Of course we are in a much better position than this time last year with Alexis Sanchez from Barcelona, and this week Mathieu Debuchy from Newcastle, added to the squad. These are quality signings that send out a strong message, but with improved commercial deals and an extra three percent of revenue from the supporters pockets in the bank clearly there is no reason why further quality additions won’t be made. An exciting few weeks lie ahead.

Meanwhile an exciting few days lie ahead of me in South Devon. I mention it only because last year internet connectivity in that particular part of the south west was something of a hit and miss affair. It may be a quiet week in advance of next weekend’s fixture in New York, by which time we may have yet more new signings confirmed.

Have a good one, ‘holics.

As Ian Poulter goes through his final preparations for The Open this weekend, the Englishman experienced a rather unusual encounter from a passionate group of Arsenal supporters.  The Golfing Gooner was given a little help from his fellow fans who brought some terrace atmosphere to the normally quieter golfing fairways.  The day became even more interesting when Poulter found Arsenal legend Freddie Ljungberg had taken the place of his caddie.

Ian Poulter once said home support really drives him on when he plays tournament golf in Britain, especially at The Open or Ryder Cup.  With his passion for football, PUMA arranged for an Arsenal contingent to give him a special send off for Hoylake.

Ian Poulter said: “Home support means a lot to me in England, it’s always inspiring and motivating to hear the fans cheering you on through eighteen holes on home soil. Obviously I’ve seen Arsenal play a lot throughout my life, and I’ve been lucky enough to be involved in some very passionate Ryder Cup matches in recent years, so being part of this film that brought Arsenal fans together with a very different spectator sport like golf was a fantastic and unique experience.”

Well played PUMA for the enthusiastic approach to their new partnership with Arsenal. I might not have quite the right shape for the new shirt, but loving the promotion you are bringing to the club we all love.

Arsenal in the Community 2014 Awards

Arsenal in the Community held their annual awards ceremony in the Woolwich Suite at Emirates Stadium on Monday afternoon.

The event took place to recognise the achievements and work of 350 Arsenal in the Community participants over the course of the 2013/14 season. Among the projects celebrated were the club’s education initiative the Arsenal Double Club, the social inclusion programmes Kicks and Positive Futures and the long running Arsenal Bowles programme.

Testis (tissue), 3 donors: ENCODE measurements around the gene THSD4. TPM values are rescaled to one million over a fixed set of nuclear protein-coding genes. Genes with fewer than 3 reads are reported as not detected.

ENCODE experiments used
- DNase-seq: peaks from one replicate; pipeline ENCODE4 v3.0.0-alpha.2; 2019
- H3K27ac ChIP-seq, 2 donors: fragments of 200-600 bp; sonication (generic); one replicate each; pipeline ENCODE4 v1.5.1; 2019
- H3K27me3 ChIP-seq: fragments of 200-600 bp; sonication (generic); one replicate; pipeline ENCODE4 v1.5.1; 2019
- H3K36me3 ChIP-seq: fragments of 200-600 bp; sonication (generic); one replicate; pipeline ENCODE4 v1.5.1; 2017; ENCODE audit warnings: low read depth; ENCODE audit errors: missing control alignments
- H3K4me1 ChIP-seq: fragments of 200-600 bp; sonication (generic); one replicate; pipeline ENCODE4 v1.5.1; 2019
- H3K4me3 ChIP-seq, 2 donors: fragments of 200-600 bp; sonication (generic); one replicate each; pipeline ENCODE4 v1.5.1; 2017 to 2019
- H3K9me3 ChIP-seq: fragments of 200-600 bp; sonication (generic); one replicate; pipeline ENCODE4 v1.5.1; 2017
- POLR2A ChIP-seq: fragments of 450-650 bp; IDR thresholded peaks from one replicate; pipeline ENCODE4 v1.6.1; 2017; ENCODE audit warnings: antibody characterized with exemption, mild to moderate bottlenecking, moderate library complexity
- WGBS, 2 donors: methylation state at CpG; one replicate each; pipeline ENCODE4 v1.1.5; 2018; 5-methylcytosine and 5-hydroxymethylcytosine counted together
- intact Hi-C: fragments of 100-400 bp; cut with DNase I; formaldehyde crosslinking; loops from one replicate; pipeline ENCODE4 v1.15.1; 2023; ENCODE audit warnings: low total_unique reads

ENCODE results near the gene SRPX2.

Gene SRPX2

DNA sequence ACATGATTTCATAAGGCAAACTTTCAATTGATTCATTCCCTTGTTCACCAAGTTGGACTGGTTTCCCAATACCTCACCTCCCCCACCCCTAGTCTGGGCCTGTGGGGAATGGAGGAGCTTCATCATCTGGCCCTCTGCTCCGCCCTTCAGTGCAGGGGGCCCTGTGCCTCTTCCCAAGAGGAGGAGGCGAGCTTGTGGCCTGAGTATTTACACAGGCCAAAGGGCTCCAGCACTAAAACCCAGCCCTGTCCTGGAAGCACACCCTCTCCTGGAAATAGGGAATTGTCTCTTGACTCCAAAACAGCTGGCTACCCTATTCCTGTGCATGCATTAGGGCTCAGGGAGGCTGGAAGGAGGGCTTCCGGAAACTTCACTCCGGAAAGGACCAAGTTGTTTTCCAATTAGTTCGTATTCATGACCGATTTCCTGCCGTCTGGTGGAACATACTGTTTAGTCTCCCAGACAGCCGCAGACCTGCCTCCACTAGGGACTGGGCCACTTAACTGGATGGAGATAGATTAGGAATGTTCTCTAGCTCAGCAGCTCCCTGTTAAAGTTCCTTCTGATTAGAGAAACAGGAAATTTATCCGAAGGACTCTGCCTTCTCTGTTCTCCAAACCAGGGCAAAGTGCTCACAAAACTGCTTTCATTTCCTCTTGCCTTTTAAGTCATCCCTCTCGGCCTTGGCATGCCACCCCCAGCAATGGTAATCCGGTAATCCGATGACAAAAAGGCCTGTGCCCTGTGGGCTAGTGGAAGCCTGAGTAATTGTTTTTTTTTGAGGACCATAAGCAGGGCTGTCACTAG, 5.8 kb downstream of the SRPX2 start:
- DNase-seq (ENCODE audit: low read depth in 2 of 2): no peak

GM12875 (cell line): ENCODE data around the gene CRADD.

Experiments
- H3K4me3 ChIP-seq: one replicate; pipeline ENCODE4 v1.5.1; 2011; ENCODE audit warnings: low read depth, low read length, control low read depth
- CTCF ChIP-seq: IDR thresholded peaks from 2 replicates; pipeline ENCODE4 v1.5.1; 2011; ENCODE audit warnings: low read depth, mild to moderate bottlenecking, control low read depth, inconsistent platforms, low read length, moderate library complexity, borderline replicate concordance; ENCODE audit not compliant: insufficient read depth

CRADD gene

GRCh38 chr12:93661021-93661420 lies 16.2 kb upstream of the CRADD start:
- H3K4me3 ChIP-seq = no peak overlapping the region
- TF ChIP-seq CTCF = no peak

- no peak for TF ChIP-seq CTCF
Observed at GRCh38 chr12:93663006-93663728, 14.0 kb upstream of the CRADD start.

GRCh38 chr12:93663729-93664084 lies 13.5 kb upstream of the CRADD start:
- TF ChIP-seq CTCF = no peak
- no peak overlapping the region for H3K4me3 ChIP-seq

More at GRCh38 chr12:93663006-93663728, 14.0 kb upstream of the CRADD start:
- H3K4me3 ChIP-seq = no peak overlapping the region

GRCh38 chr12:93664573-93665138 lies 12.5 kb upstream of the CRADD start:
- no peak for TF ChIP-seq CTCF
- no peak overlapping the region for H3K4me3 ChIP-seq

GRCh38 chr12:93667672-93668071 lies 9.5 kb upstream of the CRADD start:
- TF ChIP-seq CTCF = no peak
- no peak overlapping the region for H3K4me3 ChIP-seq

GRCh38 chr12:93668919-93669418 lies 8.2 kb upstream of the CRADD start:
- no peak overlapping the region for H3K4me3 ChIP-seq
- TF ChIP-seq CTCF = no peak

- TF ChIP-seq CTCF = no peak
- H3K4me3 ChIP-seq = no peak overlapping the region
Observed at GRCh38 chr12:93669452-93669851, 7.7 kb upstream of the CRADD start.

Arsenal legends Alan Smith and Perry Groves were on hand to congratulate the winners, along with representatives from Islington Council. A video message from Gunners midfielder Abou Diaby was also played out.

Another former Arsenal player, Roy Pack, was recognised for his contribution to the club’s community work. Roy, who played for the club in the 1960s, now volunteers with Arsenal’s mental health programme Imagine Your Goals.

After the ceremony, attendees had the opportunity to have their picture taken with the FA Cup. As luck would have it I missed out, unable to accept my invite, but I do still have a snap of a younger and fitter me with the Premier League trophy, FA Cup, and Community Shield from 2002. Some consolation, I think you will agree.

Head of Arsenal in the Community Alan Sefton said: “These awards are a great way for us to celebrate the achievements of the young people we work with, and to take stock of what we’ve achieved together over the past year. There are hundreds of people who make Arsenal in the Community what it is, and it’s brilliant to be able to thank them here at Emirates Stadium.”

The Final Boast

“I will stand accused of donning my rose tinteds when I tell you I have grabbed the 13/2 available for Jogi Low’s boys.”

Nobody likes a smartarse, right? I wrote that before a ball had been kicked in anger. What is so wrong about saying “I told you so”? Guilty, your honour.

The squad comprising three FA Cup winners and some fairly decent ballast triumphed over Argentina to become the first European nation to win the World Cup on South American soil. The Final, like the tournament before it, got mixed reviews. I am firmly in the camp that enjoyed the game from first to last. Two teams committed to trading attacks whilst retaining a defensive shape made for an engrossing show. I use the word carefully, wary of typing entertaining, for not all were.

I’ll be the first to admit I had more than a passing interest in the outcome. A small punt pre-tournament at the odds above was supplemented by another at 13/5 on the eve of the semi-final against Brazil. My belief was tested in the early stages, and when Kroos freed Higuain with an awful misplaced header Argentina should have had the advantage. When the same player found the net from an offside position it was clear that Germany would not be dominating in the way they had the semi-final against the hosts.

They were disrupted by the loss of Khedira in the pre-match warm-up, then by the loss of his replacement, Kramer, to concussion. Cue the movement of Mesut Ozil to centre stage, playmaker supreme, and with the benefit of the outstanding Schweinsteiger to ride shotgun for him. Schurrle, on for Kramer, brought the best out of Argentine ‘keeper Romero before Howedes, preferred to Mertesacker, thundered a header against the post. So it was goal-less at half-time, but not a 0-0 in nature, if that makes sense.

The second-half started as the first had. Messi found himself in with a chance to cement his legacy but the question marks remain after he screwed his effort wide of the far post. It is hard to say if he loooked more embarrassed at that moment, or at the end of the match when he was presented with the player of the tournament award. At the other end the industrious Ozil teed up Kroos but the man bound for Real Madrid sidefooted wide. Extra-time it was, and I started to regret not backing both sides to win on penalties, as I had for Argentina’s semi-final triumph over the Dutch.